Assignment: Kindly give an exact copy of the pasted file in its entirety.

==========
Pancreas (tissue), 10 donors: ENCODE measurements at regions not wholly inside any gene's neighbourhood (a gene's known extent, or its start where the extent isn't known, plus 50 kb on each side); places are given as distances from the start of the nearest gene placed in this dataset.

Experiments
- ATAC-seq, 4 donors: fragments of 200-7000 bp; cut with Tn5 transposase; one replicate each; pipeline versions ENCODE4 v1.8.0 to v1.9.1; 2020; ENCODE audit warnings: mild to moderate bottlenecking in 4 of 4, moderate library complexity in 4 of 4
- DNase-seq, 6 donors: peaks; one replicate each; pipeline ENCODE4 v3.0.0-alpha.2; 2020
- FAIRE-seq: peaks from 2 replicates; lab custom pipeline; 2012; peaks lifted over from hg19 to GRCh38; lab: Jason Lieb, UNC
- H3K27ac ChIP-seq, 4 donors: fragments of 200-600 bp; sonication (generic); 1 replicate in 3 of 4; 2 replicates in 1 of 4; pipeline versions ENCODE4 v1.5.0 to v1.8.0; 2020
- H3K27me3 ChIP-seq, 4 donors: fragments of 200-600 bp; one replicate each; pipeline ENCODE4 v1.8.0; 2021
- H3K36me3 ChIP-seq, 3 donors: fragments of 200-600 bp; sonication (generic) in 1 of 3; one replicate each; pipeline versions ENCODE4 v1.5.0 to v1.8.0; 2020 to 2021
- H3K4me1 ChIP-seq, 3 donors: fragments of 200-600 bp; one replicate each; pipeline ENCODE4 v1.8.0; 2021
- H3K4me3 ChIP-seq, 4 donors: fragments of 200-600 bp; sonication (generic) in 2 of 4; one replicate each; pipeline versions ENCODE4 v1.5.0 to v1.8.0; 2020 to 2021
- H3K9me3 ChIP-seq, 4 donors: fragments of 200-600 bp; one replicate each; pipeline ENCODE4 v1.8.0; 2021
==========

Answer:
Pancreas (tissue), 10 donors: ENCODE measurements at regions not wholly inside any gene's neighbourhood (a gene's known extent, or its start where the extent isn't known, plus 50 kb on each side); places are given as distances from the start of the nearest gene placed in this dataset.

Experiments
- ATAC-seq, 4 donors: fragments of 200-7000 bp; cut with Tn5 transposase; one replicate each; pipeline versions ENCODE4 v1.8.0 to v1.9.1; 2020; ENCODE audit warnings: mild to moderate bottlenecking in 4 of 4, moderate library complexity in 4 of 4
- DNase-seq, 6 donors: peaks; one replicate each; pipeline ENCODE4 v3.0.0-alpha.2; 2020
- FAIRE-seq: peaks from 2 replicates; lab custom pipeline; 2012; peaks lifted over from hg19 to GRCh38; lab: Jason Lieb, UNC
- H3K27ac ChIP-seq, 4 donors: fragments of 200-600 bp; sonication (generic); 1 replicate in 3 of 4; 2 replicates in 1 of 4; pipeline versions ENCODE4 v1.5.0 to v1.8.0; 2020
- H3K27me3 ChIP-seq, 4 donors: fragments of 200-600 bp; one replicate each; pipeline ENCODE4 v1.8.0; 2021
- H3K36me3 ChIP-seq, 3 donors: fragments of 200-600 bp; sonication (generic) in 1 of 3; one replicate each; pipeline versions ENCODE4 v1.5.0 to v1.8.0; 2020 to 2021
- H3K4me1 ChIP-seq, 3 donors: fragments of 200-600 bp; one replicate each; pipeline ENCODE4 v1.8.0; 2021
- H3K4me3 ChIP-seq, 4 donors: fragments of 200-600 bp; sonication (generic) in 2 of 4; one replicate each; pipeline versions ENCODE4 v1.5.0 to v1.8.0; 2020 to 2021
- H3K9me3 ChIP-seq, 4 donors: fragments of 200-600 bp; one replicate each; pipeline ENCODE4 v1.8.0; 2021